Just one week after heroically saving us from a terrorist it created, the Federal Bureau of Investigations (FBI) has saved us from yet another criminal it created:
US authorities depict Franey as an unstable anti-government militant who deserved a closer look to see how far he might go. One of his neighbors told FBI agents that Franey said he hated the US military for not allowing him “to leave the Army” after he enlisted, and that he railed at the system for “taking away his kids.” As US Attorney Hayes put it, the Justice Department was obligated to “pursue all available leads to ensure the public was protected from any possible harm.”
But while it seems Franey talked often and enthusiastically about plotting a terrorist attack, there’s little indication he ever had any intention of following through with his threats until the FBI’s undercover agent came along. After befriending Franey, the agent took him on an eight-month ride — sometimes literally, including a road trip along the West Coast — while recording their conversations, doling out cash, furnishing him with guns, and then busting him for illegal possession of the weapons.
I once heard that the FBI used to arrest criminals it didn’t create. Does it still do that once in a while? Is that still a thing?
What happened here is the same thing that always happens. The FBI identified somebody, likely of lukewarm intelligence, who it thought was capable of being radicalized into a threat. It then assigned an agent to befriend the individual and slowly radicalize him. After radicalizing him the agent then provided him a means to perpetuate an attack. The operation then closed with the agent arresting the guy for basically being a radicalized individual in possession of a means to commit an attack.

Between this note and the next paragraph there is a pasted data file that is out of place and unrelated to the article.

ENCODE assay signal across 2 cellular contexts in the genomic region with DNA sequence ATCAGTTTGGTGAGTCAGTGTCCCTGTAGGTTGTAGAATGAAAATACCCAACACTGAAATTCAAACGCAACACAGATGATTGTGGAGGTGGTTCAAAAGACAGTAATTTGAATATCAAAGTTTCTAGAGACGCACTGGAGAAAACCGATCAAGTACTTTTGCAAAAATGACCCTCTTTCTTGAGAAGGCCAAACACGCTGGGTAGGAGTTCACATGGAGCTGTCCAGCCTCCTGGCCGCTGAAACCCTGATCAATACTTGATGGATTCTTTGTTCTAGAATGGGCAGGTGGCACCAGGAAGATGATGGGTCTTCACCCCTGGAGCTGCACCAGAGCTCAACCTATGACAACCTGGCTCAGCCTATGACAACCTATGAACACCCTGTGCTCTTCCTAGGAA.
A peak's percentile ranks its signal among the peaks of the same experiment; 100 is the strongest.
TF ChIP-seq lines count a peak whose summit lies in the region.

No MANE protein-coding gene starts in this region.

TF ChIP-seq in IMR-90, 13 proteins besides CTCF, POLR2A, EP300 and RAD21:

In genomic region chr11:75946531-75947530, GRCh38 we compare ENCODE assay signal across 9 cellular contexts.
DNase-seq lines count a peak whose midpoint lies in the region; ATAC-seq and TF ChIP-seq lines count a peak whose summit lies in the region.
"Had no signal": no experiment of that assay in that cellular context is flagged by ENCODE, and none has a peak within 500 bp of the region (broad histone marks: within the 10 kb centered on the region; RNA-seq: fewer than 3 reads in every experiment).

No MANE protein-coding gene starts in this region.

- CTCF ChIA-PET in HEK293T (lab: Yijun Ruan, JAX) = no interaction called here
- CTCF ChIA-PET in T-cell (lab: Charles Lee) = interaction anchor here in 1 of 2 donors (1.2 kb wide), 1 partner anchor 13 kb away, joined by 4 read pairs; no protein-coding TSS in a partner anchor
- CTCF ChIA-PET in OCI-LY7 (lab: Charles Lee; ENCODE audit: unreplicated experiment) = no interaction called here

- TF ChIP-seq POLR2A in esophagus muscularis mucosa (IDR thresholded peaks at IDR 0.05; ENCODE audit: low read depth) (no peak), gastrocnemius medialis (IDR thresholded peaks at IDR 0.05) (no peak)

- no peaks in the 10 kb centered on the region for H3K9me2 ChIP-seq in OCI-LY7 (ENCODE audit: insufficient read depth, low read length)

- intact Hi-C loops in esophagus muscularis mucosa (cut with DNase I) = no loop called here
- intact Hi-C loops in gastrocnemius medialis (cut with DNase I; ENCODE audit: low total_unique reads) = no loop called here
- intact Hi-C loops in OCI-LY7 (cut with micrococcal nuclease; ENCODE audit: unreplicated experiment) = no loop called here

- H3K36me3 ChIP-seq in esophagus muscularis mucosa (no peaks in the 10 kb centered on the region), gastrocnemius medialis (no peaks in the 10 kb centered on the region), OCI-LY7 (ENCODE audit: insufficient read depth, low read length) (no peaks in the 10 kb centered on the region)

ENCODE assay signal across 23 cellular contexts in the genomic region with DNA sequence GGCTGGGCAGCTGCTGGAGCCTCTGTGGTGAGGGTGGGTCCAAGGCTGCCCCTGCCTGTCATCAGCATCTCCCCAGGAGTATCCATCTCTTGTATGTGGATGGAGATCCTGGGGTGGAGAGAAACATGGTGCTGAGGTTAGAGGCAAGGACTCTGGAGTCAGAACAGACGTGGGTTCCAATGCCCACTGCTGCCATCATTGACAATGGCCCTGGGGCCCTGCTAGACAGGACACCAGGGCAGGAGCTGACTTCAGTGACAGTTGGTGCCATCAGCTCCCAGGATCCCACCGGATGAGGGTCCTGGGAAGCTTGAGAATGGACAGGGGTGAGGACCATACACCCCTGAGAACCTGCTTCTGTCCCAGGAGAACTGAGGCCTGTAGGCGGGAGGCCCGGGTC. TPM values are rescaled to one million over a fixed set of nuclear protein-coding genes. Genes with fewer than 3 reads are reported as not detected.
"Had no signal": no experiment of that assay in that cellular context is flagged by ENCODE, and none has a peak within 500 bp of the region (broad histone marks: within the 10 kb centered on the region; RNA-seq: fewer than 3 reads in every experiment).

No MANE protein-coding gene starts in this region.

In this case the FBI’s prey was arrested for illegally possessing weapons. Weapons which were given to him by the FBI.
These operations rely on taking a hypothetical scenario and making it a reality. The individuals they target are those the agency deems capable of being radicalized. If left to their own devices the individuals would almost certainly remain harmless. Most of these individuals are socially isolated, aren’t the brightest bulbs in the box, and are seldom go-getters. Since they’re socially isolated they’re usually desperate for friendship, which makes them vulnerable to FBI agents. Their lukewarm intelligence also makes them more susceptible to being influenced. When you combine social isolation with lukewarm intelligence you have a recipe for an individual who can be easily manipulated to do bad things. But even if they’re manipulated into doing something bad they seldom have the motivation or means. So the FBI prods these individuals into performing an attack and provides them a means with which to pull it off. Finally, with all the pieces in place the FBI arrests its creation.
What the FBI is doing is preying on vulnerable individuals, convincing them to do something bad, and then providing the means to do that bad thing. If the FBI didn’t involve itself these people would normally just fade into the annals of history. The FBI isn’t protecting us from anything with these operations. It’s creating a bad situation and then claiming to save everybody from it.